I first heard about LiteAF from a friend who swung through town after finishing the CDT a few years ago. He had a striking orange and black snakeskin pack that looked like part of a Halloween costume but was actually an ultralight, Dyneema Composite Fabric (DCF) pack. It was made by LiteAF, a company I’d never heard of.
Until then, I’d only seen DCF in stock solids from companies like Zpacks and Hyperlite Mountain Gear. My own packs were muted earth tones, which made me more curious about his setup. Not curious enough to do any research though, and after he left I promptly forgot about it.
The next year, Jeff Garmire mentioned his Long Trail FKT pack was custom-made by LiteAF. He’d needed a pack that would compress tightly during the unsupported record, with all pockets accessible on the move. “That’s the snakeskin pack company!” I thought, then forgot about it again. I am nothing if not dedicated to my research.
A year later, and the company is experiencing rapidly expanding popularity in the cottage-industry backpacking world—their DCF packs have a 23-week lead time, and the orders continue to pour in.
From Refrigeration Projects to Custom Made Gear
Founder Chris Millard started the company in June of 2018. He wanted to build a pack to his own specifications: stretchy mesh back pocket, water bottle pockets accessible without removing the pack, and the type of lightweight simplicity popular on long-distance trails. Other hikers seemed to agree, and two months later, Millard was so busy with packs that he quit his job managing refrigeration projects (“it totally sucked”) to build packs out of his 160-square-foot garage.
Shortly after going full-time with LiteAF, Millard partnered with Dutchware Gear to create a vibrant, custom-printed pack. Buoyed by the community response, he started buying printed DCF from Dutchware Gear and Ripstop by the Roll.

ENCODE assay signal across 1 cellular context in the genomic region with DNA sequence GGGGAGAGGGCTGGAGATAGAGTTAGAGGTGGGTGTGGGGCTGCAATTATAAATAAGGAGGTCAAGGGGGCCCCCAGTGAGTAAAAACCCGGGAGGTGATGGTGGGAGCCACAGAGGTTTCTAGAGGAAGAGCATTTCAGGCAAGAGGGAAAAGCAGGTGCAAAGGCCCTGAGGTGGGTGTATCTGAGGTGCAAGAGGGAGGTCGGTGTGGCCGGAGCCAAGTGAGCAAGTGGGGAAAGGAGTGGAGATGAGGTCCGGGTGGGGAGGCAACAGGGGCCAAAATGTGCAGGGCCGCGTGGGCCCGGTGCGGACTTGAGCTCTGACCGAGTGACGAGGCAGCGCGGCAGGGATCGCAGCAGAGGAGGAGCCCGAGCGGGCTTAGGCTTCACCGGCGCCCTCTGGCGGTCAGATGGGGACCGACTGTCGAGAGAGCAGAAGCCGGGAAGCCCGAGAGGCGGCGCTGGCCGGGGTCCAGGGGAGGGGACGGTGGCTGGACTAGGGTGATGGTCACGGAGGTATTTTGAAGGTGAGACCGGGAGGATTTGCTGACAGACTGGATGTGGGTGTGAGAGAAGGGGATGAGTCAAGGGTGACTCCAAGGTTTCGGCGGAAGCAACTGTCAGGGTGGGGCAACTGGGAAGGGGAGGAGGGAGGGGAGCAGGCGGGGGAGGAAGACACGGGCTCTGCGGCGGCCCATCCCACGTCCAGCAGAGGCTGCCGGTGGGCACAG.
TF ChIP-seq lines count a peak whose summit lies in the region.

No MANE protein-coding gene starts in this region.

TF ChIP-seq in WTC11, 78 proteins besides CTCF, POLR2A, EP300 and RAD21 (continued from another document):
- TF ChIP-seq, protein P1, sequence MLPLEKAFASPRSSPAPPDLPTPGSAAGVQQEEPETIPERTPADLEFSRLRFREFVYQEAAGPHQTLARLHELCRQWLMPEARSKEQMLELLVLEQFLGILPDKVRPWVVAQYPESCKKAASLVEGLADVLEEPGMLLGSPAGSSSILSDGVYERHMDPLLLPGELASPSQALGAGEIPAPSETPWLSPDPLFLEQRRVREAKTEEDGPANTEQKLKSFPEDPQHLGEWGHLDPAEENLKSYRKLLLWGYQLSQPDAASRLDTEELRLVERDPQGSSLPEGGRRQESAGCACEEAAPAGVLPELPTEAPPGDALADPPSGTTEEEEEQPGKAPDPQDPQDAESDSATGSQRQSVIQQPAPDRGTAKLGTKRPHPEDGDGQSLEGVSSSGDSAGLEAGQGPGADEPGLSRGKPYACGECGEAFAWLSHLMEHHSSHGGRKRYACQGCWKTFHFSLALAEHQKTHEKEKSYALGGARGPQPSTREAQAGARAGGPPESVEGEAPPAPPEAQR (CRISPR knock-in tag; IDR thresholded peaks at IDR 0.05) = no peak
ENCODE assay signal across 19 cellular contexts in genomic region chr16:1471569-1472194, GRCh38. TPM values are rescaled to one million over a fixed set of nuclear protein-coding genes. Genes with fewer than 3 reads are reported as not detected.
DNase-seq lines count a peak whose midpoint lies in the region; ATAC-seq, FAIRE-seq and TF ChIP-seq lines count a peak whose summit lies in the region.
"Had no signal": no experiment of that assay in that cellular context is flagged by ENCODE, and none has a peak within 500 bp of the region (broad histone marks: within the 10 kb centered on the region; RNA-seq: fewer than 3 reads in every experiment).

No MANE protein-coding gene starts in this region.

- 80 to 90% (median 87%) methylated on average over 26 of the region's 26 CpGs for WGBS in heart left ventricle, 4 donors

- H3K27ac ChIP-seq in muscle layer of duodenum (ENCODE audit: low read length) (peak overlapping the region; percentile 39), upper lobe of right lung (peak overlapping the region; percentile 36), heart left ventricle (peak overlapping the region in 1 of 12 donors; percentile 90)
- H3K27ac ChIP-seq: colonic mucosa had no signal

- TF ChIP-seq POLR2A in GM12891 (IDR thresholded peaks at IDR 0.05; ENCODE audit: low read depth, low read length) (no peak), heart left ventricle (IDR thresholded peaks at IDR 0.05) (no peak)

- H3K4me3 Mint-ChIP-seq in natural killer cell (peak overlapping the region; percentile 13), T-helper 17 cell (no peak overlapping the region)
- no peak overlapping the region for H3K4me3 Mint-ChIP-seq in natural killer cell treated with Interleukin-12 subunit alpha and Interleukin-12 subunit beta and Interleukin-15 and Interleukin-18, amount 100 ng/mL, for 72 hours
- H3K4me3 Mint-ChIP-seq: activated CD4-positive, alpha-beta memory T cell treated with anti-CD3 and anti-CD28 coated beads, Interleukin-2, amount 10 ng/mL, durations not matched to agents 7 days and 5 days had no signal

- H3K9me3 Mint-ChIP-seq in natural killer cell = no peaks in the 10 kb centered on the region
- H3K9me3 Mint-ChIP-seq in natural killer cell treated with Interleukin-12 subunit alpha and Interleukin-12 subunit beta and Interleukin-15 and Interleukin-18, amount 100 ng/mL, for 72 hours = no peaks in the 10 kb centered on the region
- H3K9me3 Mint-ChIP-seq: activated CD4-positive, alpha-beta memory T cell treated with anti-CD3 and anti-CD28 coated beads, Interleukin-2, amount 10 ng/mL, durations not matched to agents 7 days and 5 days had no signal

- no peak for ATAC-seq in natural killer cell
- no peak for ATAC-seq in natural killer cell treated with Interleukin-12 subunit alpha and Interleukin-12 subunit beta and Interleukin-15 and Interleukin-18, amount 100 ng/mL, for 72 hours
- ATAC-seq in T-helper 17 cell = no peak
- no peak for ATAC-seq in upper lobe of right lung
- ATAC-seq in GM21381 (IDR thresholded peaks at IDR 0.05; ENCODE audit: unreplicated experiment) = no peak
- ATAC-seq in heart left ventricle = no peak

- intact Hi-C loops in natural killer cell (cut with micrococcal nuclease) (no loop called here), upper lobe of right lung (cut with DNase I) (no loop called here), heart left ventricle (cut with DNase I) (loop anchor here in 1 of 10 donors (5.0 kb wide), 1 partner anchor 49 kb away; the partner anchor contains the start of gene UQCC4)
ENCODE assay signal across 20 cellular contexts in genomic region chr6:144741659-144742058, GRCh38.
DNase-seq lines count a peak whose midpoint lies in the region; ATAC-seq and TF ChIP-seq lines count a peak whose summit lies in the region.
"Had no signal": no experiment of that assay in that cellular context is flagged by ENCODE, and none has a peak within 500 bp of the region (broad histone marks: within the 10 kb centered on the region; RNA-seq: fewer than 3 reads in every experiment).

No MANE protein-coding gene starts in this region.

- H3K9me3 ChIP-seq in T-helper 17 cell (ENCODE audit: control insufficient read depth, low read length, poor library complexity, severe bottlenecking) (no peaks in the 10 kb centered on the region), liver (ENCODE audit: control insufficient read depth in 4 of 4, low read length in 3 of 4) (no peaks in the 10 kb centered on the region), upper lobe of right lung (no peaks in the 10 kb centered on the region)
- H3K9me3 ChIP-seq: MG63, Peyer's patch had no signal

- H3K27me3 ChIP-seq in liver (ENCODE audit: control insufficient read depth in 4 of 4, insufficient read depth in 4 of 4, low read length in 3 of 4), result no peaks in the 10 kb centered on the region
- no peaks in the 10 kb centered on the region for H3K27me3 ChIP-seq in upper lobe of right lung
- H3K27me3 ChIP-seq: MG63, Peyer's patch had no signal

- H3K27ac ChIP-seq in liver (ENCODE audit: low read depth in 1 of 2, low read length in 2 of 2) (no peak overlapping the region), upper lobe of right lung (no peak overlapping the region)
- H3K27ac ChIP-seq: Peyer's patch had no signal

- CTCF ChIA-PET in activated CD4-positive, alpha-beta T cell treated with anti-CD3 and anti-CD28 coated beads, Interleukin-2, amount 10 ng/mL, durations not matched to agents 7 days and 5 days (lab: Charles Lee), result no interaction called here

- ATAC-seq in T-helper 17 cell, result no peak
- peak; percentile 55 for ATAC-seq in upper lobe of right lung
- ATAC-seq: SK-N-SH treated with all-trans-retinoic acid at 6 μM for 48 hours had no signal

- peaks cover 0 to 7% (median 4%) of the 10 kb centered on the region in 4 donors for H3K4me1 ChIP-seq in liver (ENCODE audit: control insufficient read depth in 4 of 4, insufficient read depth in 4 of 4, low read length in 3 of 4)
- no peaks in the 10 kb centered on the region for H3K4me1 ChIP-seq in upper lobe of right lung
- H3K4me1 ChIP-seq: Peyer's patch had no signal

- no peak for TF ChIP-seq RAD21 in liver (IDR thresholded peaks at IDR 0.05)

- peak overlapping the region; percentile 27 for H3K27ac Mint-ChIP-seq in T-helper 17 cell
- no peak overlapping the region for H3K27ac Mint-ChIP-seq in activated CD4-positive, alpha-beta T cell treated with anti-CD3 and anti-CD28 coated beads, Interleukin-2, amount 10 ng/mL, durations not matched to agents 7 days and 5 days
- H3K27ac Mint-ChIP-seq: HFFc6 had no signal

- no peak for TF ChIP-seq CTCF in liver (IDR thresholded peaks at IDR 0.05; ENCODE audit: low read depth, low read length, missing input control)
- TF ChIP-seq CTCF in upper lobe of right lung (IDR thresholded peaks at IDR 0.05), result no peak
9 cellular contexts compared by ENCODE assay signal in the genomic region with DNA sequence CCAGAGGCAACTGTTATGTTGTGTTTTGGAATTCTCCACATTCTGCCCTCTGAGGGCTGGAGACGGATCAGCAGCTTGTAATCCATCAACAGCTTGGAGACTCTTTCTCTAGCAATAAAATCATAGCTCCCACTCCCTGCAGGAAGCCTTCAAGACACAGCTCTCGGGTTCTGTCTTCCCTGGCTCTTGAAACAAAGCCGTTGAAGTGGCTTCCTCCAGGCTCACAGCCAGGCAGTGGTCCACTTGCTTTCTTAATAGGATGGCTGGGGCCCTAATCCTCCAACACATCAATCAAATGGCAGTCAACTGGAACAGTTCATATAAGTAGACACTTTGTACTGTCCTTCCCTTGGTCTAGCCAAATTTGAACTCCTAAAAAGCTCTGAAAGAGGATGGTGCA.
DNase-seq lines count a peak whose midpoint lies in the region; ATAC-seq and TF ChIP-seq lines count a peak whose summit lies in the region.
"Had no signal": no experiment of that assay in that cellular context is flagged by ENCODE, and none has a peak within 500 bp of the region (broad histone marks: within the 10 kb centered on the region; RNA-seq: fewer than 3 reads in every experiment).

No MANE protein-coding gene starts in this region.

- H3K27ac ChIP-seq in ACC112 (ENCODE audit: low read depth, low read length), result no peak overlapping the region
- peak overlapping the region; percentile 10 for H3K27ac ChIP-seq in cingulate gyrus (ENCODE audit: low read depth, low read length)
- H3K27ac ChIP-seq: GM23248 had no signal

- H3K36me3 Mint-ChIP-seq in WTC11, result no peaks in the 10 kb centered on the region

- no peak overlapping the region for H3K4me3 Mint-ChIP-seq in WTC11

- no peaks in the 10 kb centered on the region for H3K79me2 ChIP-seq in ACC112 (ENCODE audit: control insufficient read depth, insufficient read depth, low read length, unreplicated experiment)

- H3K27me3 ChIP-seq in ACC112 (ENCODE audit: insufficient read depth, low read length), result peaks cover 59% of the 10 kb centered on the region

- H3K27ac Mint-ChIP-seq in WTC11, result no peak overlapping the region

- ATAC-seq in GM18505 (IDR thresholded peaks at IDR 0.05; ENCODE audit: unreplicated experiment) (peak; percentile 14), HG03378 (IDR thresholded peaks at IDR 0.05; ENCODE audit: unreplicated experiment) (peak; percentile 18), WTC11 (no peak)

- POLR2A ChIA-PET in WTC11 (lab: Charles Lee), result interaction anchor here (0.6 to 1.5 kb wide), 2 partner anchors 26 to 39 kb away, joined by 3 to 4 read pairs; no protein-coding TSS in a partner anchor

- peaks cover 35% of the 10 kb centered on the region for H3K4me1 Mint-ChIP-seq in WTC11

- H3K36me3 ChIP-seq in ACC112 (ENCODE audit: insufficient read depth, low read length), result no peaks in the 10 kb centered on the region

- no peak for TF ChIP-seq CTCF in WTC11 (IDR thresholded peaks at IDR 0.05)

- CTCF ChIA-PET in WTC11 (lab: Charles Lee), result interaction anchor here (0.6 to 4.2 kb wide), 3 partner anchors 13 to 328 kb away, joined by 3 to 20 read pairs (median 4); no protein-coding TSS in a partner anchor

Last spring, Millard invested in his own printer and heat press to create unlimited designs, patterns, and artist collaborations. You’ll see LiteAF packs in rainbow swirls, mirrored black-and-white graphics, or an eyeball-assaulting unicorn sparkle requested by an adult with a feverish desire for a pack “a unicorn-obsessed five-year-old would love.”
The process of printing on DCF is fascinating. It’s called dye sublimation. First, the pattern or image is printed onto paper. From there, the paper is placed under the DCF—“a Dyneema sandwich,” says Millard—then the components are placed in a heat press. The heat from the press turns the liquid ink into a vapor, and the vapor is then imprinted onto the DCF. Here’s a video on the process:
“Dye sublimation works really well on polyester,” says Millard. “The outer coating of our DCF packs is polyester, which is why the packs come out so vibrant.”
Making Gear Personal